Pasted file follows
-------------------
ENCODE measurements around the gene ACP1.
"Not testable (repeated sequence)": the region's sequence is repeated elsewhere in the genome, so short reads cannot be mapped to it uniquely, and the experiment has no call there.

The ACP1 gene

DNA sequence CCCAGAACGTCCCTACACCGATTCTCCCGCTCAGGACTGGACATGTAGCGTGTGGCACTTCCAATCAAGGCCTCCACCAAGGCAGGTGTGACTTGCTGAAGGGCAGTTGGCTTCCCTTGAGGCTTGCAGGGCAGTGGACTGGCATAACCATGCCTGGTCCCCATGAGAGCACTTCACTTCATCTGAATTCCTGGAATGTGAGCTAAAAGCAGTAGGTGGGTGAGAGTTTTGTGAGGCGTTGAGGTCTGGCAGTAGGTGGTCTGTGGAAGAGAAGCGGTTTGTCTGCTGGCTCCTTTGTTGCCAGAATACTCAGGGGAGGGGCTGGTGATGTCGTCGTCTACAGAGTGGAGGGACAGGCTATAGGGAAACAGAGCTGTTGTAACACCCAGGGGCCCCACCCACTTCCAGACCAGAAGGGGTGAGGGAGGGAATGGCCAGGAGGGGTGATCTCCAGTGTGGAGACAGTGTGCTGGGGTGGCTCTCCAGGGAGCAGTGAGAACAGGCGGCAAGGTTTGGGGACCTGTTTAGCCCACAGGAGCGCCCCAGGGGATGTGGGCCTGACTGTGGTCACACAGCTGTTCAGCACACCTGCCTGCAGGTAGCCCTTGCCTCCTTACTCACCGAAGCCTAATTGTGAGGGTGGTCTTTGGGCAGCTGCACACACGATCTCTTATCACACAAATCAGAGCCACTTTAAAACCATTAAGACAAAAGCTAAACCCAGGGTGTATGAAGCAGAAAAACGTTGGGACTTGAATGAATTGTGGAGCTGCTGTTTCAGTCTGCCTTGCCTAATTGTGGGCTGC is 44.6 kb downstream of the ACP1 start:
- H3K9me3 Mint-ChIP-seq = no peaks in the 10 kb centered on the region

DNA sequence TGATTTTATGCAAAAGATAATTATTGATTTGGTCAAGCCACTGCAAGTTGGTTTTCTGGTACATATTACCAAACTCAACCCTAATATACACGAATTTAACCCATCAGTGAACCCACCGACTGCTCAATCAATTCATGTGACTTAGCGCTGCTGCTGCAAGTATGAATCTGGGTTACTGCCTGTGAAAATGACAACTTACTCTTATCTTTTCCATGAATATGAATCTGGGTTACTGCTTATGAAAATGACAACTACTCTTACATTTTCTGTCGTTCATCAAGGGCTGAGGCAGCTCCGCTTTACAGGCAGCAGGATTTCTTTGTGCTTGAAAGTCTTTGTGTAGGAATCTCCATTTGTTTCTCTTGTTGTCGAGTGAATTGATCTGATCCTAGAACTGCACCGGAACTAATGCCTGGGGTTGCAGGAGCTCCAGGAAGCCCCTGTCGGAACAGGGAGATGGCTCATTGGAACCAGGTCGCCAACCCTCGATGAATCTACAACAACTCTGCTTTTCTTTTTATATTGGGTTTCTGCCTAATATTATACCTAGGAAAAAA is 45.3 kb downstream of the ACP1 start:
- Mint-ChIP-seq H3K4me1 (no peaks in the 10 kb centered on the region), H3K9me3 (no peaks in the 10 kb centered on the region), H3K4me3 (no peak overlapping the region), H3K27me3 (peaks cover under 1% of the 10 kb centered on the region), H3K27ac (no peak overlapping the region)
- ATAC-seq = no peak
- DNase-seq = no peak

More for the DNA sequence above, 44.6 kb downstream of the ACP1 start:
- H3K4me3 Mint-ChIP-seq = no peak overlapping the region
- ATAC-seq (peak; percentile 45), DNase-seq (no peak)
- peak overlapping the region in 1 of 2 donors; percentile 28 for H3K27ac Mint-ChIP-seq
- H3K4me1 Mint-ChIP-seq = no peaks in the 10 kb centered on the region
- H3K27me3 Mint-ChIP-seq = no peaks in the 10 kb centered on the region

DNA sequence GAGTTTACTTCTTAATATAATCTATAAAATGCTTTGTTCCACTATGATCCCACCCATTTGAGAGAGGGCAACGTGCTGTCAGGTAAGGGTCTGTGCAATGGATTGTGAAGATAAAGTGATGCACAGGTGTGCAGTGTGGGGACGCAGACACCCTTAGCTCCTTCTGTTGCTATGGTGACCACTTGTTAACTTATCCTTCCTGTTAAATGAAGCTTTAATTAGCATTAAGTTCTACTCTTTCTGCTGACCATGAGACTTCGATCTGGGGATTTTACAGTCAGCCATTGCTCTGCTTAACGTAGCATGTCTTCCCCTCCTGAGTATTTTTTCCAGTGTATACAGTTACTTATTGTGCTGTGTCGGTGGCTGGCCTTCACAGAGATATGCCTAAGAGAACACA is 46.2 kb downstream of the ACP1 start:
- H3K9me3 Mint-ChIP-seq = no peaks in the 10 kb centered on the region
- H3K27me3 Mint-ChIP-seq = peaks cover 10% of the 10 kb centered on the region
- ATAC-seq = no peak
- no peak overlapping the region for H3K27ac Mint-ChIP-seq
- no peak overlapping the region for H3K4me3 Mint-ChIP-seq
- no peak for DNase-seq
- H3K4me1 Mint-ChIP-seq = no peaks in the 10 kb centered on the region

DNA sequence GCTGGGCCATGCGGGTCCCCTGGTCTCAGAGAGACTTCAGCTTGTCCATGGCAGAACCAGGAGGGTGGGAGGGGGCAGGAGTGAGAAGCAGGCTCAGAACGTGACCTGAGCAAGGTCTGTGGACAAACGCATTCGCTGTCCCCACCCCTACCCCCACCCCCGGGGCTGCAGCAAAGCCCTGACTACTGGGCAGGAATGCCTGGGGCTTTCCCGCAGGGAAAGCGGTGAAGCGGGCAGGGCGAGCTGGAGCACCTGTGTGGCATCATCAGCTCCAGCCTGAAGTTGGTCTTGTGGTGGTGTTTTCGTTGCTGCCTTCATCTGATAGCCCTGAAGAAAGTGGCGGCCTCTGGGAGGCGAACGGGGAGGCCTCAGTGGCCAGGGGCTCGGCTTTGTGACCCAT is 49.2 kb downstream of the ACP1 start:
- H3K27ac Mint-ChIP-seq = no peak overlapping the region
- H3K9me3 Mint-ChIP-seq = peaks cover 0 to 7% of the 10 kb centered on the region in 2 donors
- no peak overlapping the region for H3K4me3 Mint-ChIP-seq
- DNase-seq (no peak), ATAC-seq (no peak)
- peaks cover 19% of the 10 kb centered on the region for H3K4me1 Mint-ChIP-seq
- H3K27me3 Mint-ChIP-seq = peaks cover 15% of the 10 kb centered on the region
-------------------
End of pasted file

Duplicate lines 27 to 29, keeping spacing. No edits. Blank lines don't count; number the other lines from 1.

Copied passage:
- no peak overlapping the region for H3K4me3 Mint-ChIP-seq
- DNase-seq (no peak), ATAC-seq (no peak)
- peaks cover 19% of the 10 kb centered on the region for H3K4me1 Mint-ChIP-seq